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Calls for Democratic Congressman to Step Down; President Trump Backing Roy Moore for Senate. Aired 4:30-5p ET

Aired November 22, 2017 - 16:30   ET



JOHN BERMAN, CNN ANCHOR: All right, back with breaking news in the politics lead.

A shakeup for the Roy Moore Senate campaign. This afternoon, his team confirms to CNN that Moore's communications director has resigned, this with less than three weeks until a December 12 special election.

CNN's Martin Savidge live in Birmingham, Alabama.

Martin, what can you tell us about this?

MARTIN SAVIDGE, CNN CORRESPONDENT: John Rogers is the communications director, John.

And this is a question of, was he pushed or did he actually resign on his own accord? The campaign is trying to point out that, no, no, this was all John Rogers' point here.

And here's how they're breaking it down. They're saying essentially that John Rogers has worked very well for the campaign as a communications director, but given all of the national attention, this story has been white-hot, especially in light of the allegations that have been made against Roy Moore, it seems that they felt they needed a more seasoned hand here.

And the campaign says, and here's what their statement said, is, that, you know: "As we all know, campaigns make changes throughout the duration of the campaign. As they do, these are -- as do those that are working on the campaign."

So they're trying to paint this as being, hey, it's no big deal. But it is a big deal. It's three weeks before this crucial election. The question is, was there something in the last 24 hours maybe that precipitated this?

The campaign says, no, John Rogers made this decision last Friday. He was offered a secondary position, but he turned it down. He didn't want to do it.

Meanwhile, we also know that Roy Moore has came out after Donald Trump gave him that rather tacit endorsement. He said to his supporters via e-mail, "We are thankful that his words," meaning the president, "before leaving the White House to celebrate Thanksgiving were the strong words of support for Roy Moore."

Strong words might be a little bit over the top. Essentially, what President Trump said was, hey, it's not a good idea that you vote for the Democrat there in Alabama, so not really a ringing endorsement for Roy Moore, but that's the way they're thinking about it here, John.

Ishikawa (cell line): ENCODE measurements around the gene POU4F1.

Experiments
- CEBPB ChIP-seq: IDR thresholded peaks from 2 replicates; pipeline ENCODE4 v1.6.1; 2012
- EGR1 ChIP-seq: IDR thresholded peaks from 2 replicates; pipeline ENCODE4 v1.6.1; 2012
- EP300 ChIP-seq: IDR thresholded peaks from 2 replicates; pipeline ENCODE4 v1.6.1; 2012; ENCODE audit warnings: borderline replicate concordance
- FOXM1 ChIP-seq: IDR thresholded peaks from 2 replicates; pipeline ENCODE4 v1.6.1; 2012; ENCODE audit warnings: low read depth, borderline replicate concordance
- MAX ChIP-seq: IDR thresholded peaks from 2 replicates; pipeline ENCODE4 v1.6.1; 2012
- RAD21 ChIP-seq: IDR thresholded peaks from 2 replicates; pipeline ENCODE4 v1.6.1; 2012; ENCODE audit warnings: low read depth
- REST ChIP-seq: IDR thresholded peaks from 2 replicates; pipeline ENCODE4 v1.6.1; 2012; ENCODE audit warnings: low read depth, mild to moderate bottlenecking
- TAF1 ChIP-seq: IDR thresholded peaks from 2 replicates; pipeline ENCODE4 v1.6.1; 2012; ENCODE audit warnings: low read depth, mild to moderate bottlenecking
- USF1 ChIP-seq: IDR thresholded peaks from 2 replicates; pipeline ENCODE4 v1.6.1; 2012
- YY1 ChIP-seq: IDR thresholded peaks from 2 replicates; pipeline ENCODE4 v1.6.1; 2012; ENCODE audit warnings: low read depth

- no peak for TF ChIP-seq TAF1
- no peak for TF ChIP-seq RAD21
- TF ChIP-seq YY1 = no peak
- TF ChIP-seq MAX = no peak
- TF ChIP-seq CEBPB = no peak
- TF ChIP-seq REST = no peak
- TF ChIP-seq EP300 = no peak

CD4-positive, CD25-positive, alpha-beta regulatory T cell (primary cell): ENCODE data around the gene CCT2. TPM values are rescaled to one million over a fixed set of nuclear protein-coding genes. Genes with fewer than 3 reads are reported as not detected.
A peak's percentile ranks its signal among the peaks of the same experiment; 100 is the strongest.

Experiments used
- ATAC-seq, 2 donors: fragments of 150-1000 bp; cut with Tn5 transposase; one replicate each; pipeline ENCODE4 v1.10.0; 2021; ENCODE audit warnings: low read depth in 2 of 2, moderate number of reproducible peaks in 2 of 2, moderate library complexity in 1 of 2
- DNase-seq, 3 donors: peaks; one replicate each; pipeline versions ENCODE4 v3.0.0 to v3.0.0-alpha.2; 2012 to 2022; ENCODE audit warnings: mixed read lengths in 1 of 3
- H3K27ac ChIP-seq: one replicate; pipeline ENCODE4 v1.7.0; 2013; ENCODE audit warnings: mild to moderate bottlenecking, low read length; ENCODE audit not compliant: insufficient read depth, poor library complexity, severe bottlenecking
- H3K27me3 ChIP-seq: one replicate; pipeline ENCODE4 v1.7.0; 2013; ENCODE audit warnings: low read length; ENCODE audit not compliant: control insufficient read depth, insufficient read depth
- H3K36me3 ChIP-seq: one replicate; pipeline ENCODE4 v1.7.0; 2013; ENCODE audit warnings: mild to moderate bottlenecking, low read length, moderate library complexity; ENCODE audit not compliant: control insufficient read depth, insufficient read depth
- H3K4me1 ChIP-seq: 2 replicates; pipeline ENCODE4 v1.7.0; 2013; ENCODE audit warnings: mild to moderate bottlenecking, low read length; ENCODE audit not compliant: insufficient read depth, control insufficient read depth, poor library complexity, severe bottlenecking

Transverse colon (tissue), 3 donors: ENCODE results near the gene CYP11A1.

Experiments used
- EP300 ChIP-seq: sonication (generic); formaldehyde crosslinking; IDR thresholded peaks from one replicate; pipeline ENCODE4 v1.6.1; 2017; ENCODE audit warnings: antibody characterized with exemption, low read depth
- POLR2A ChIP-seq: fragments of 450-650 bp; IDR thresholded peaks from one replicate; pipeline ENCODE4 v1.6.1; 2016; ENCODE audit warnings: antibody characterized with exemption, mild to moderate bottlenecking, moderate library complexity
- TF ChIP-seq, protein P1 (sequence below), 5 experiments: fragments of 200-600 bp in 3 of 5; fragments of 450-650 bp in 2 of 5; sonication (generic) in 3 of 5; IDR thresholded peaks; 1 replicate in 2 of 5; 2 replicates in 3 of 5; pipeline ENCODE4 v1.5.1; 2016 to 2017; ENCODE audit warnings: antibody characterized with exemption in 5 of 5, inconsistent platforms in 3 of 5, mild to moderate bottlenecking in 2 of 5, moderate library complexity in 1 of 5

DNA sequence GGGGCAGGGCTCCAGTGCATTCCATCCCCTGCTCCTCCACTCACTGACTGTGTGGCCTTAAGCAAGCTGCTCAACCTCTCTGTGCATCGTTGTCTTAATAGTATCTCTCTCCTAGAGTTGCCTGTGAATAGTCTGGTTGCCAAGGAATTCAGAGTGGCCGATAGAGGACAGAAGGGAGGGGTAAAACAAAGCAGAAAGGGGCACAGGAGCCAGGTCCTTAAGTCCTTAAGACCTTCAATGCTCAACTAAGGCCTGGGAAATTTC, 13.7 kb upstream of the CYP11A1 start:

BERMAN: You know, and it's interesting, Martin. The Democrat has shifted tactics a little bit, all of a sudden putting much more focus on the allegations against Moore.

SAVIDGE: He has.

I mean, initially, he was trying to -- Doug Jones, we're talking about here -- as he would say, stay out of the fray of these accusations that have been made.

But now he's got a new ad that's being run at least on the Internet, and it's taken a very definitive role, and that is to sort of talk about the allegations now, but doing it in an indirect way, in fact, using the words of Ivanka Trump, the daughter of President Trump here.

Doug Jones has got to walk a very fine line, because, of course, there are many in Alabama who suspect it's the Democrats that are behind the allegations that have been brought forward to somehow sabotage the campaign of Roy Moore.

Then, on top of that, the Democratic Party in Alabama is exceeding the weak. Doug Jones is pretty much running on his own here. And the national Democratic Party really can't help him, because, otherwise, they would be seen as interlopers, and that would turn off a lot of voters.

So, Doug Jones is trying not only to get a heavy Democrat turnout. He's got to win over the moderate conservative voters as well -- John.

BERMAN: Martin Savidge for us in Birmingham, Martin, thank you very, very much.

In Washington, a member of his own party is calling on Democratic Congressman John Conyers to step down as the top Democrat on the Judiciary Committee. This is what Gregory Meeks told me and -- Poppy Harlow and me earlier.


REP. GREGORY MEEKS (D), NEW YORK: I really think that probably the appropriate thing right now is he should step down as the ranking member of the Judiciary Committee and be subject to this ethics investigation.


BERMAN: "The Detroit Free Press," which is Conyers' hometown newspaper, ran an editorial this morning calling on Conyers to resign.

This is after a report accusing the dean of the House, the longest serving member, of sexually harassing a staffer, then paying her to settle.

Conyers admitting paying, but denies any wrongdoing.

I want to bring in Sunlen Serfaty here.